"The city has become older (the median age rose from 34 to 38.8), less diverse (the white non-Hispanic population increased from 25.8% to 30.9%) and a bit wealthier (median income rose from $31,369 to $39,530)," says the Nielsen report. The challenge now for New Orleans is to find ways to use some of these changes to help attract the developers and corporations who could help the city rebound.

The population got smaller, richer. It's not a stretch to understand that these factors, and not some corporate education reform policies that have failed to work at scale anywhere are the cause for any aggregate gains in student performance in New Orleans.

Unless, along with getting superintendents to relinquish control of their districts, corporate education reformers can also summon great floods and pestilence, we might be better off not throwing everything out the window just yet.

Time to occupy the education reform

The education reform movement sweeping the country with its emphasis on standardized testing may be impacting the future of the nation by stifling ingenuity, intuition and creativity in student learning. In his recent biography, "Steve Jobs," author Walter Isaacson points out that the genius of Jobs was that he was an intuitive thinker. Jobs was able, according to Isaacson, " to connect artistry to technology, poetry to processors." Steve Jobs' ability and genius to apply creativity to technology is what set him apart from his competition and what made Apple the leading technology company of the world.

One has to wonder with the emphasis today in most schools on standardized testing in which the diminished role of teachers is to simply "teach to the test," how many creative, intuitive and original thinkers will emerge from this sterile learning environment prevalent in most schools today? It is obvious that the so-called education reformers in the country, most of whom are non-educators, and who basically utilize a punitive "test and punish" strategy in every classroom in the country are devoid of any educational research whatsoever. They know nothing, for example, of early educational icons such as Jean Piaget, who has had a profound impact on educational pedagogy. Over the years, psychologists and educational researchers have built upon the pioneering work of Paiget in understanding that learning is not a simple matter of pouring information into the heads of students but, rather, that learning is an act in which people construct new understandings of the world through active exploration, experimentation, discussion and reflection.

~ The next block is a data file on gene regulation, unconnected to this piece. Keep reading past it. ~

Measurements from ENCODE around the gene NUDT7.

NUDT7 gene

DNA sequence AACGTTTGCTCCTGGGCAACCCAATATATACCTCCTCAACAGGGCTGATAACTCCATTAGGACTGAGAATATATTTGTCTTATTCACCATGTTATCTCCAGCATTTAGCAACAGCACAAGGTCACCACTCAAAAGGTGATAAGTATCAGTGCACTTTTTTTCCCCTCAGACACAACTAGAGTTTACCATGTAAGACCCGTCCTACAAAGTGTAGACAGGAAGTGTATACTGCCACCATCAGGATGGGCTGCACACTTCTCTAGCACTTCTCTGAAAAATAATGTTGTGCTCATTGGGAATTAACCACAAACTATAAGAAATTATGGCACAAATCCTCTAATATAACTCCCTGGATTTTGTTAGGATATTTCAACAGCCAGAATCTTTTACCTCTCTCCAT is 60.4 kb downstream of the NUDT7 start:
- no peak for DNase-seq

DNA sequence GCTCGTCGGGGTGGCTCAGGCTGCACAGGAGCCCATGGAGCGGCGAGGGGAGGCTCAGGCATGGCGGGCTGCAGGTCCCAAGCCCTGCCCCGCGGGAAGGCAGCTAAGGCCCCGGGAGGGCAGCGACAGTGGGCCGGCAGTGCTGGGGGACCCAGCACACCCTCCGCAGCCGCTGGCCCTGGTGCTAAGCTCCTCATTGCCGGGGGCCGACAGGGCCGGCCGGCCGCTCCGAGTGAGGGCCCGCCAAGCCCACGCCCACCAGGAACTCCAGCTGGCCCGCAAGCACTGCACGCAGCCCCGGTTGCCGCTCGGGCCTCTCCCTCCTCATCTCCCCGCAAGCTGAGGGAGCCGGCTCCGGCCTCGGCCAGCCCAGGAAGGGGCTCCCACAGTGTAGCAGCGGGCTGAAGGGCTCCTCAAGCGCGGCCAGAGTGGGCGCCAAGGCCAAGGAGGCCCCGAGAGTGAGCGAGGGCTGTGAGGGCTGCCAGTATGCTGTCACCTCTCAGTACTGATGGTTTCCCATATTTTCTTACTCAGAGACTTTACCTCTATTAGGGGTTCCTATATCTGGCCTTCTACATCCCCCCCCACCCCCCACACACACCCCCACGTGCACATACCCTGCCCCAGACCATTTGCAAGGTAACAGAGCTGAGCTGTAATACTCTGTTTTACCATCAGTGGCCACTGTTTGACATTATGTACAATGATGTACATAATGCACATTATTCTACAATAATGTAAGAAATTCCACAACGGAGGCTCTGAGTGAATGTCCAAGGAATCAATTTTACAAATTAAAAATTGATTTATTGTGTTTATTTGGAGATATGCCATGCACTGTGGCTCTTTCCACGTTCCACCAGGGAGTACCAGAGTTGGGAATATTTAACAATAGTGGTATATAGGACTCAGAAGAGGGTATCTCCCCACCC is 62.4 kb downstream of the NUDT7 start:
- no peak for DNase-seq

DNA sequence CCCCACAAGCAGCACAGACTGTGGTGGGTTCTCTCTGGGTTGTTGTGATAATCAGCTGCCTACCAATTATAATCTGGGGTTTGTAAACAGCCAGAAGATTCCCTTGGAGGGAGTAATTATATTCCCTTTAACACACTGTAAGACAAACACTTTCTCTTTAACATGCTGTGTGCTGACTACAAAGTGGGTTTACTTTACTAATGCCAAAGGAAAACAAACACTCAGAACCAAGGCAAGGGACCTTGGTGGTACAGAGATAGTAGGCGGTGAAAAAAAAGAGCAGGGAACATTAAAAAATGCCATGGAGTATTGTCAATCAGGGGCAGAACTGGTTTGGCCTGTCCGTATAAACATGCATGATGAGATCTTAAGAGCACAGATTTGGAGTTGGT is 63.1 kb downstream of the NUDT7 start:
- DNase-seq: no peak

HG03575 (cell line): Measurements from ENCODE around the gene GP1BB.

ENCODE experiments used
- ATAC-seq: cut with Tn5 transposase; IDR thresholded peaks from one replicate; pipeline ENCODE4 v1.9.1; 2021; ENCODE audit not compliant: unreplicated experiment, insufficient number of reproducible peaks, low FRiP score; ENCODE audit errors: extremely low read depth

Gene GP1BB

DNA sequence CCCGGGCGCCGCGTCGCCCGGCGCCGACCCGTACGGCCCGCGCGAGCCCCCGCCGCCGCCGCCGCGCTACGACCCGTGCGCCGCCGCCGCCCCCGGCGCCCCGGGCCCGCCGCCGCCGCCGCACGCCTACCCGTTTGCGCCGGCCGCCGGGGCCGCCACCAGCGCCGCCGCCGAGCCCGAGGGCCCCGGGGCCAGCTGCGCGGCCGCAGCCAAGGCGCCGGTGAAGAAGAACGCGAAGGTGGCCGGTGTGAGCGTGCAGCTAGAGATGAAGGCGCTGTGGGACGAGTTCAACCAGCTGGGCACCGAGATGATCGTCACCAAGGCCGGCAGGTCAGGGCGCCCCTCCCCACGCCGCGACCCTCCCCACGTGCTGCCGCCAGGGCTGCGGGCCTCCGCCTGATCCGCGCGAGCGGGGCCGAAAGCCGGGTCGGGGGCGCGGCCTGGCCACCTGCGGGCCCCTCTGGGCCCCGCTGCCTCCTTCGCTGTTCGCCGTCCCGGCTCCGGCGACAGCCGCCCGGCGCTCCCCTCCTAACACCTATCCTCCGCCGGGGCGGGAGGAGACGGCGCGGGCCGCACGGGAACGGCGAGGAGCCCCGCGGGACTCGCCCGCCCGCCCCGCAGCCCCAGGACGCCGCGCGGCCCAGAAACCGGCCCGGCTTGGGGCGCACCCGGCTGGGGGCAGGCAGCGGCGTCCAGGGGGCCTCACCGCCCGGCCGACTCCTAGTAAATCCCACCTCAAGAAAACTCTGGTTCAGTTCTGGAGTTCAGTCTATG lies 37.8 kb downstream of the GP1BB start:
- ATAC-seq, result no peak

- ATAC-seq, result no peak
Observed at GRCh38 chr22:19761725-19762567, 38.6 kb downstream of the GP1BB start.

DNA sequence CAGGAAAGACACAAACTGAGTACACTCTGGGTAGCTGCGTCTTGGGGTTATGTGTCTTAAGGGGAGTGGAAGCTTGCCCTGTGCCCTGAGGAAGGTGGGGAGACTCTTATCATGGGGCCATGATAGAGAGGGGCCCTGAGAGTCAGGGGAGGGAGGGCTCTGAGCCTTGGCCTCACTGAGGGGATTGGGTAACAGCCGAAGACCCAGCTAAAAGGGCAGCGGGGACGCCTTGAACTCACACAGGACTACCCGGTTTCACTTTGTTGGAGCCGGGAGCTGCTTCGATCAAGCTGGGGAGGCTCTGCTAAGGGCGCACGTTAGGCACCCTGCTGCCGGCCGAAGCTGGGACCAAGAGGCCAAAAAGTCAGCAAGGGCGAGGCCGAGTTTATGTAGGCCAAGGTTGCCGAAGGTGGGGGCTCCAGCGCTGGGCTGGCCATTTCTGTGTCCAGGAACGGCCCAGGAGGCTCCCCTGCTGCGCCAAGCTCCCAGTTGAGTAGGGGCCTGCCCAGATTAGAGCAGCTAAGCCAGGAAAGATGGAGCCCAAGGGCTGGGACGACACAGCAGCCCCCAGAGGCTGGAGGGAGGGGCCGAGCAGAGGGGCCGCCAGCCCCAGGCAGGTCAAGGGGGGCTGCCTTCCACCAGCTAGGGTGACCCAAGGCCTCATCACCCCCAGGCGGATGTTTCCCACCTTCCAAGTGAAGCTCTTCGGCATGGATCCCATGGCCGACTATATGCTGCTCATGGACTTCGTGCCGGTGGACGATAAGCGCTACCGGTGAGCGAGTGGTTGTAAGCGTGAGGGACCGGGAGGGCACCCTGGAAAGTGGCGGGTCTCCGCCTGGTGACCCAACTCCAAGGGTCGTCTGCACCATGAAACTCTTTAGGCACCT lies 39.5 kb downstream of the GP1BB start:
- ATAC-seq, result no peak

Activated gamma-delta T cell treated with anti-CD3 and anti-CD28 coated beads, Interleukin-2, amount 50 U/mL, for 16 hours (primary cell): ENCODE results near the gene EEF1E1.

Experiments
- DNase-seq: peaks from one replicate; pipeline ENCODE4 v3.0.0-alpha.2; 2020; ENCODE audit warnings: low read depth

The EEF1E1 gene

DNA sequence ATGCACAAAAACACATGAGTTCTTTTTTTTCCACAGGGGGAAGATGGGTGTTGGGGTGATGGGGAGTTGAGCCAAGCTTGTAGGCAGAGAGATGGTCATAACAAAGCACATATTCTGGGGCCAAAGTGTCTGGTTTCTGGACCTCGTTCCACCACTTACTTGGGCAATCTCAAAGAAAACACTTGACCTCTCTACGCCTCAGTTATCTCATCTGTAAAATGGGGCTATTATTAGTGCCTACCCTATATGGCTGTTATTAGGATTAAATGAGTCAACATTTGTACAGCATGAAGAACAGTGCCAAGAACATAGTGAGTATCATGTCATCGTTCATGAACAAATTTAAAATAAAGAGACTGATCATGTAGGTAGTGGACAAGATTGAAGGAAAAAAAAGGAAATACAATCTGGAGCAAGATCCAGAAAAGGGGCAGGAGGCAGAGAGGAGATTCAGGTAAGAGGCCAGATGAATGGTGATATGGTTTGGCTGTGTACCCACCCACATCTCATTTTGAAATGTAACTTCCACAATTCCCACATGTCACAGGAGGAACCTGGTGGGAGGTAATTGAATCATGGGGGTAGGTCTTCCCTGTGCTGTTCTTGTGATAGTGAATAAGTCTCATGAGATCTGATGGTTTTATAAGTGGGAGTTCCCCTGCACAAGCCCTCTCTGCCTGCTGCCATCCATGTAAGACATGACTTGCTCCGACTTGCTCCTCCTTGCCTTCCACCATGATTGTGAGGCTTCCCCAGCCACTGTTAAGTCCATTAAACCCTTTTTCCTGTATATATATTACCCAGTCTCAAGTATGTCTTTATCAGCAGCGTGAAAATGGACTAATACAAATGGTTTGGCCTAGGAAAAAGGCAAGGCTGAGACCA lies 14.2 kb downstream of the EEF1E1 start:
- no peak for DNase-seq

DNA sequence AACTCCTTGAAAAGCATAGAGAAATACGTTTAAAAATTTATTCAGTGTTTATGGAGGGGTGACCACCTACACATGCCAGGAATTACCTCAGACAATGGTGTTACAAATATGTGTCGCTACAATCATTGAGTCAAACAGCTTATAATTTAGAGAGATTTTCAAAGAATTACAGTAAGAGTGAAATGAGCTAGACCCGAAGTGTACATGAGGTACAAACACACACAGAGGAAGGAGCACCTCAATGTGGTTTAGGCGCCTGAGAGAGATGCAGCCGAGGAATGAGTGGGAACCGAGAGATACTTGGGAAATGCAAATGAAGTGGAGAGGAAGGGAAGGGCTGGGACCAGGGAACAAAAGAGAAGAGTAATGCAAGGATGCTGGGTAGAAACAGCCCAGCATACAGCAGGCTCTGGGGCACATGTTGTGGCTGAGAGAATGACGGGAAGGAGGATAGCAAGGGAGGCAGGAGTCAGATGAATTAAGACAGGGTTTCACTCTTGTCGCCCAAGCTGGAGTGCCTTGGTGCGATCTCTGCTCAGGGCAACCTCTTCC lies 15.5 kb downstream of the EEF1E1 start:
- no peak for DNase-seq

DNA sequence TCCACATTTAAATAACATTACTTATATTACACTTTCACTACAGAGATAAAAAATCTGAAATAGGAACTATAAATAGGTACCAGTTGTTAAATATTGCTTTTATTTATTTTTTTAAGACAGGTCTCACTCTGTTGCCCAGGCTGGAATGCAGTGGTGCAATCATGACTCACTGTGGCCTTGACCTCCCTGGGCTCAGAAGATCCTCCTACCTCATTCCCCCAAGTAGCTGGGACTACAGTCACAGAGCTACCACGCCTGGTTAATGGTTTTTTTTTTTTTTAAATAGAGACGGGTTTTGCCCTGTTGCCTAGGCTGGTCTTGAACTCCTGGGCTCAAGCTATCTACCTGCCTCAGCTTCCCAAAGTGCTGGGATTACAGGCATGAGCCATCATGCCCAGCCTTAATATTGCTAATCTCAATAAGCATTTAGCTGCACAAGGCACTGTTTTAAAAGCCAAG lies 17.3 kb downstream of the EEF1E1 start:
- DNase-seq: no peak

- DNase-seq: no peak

Diane Ravitch, author of the "Death and Life of the Great American School System," has a brilliant description of so-called education reformers in this country in which she describes them as people who believe "that schools can be improved by more testing, more punishment of educators, (also known as "accountability"), more charter schools, and strict adherence to free-market principles in relation to teachers and students." Hence, one has to wonder in this type of school classroom in which accountability is the primary goal whether our students will ever become the type of free thinking, creative, intuitive adults that our society needs for leadership and progress.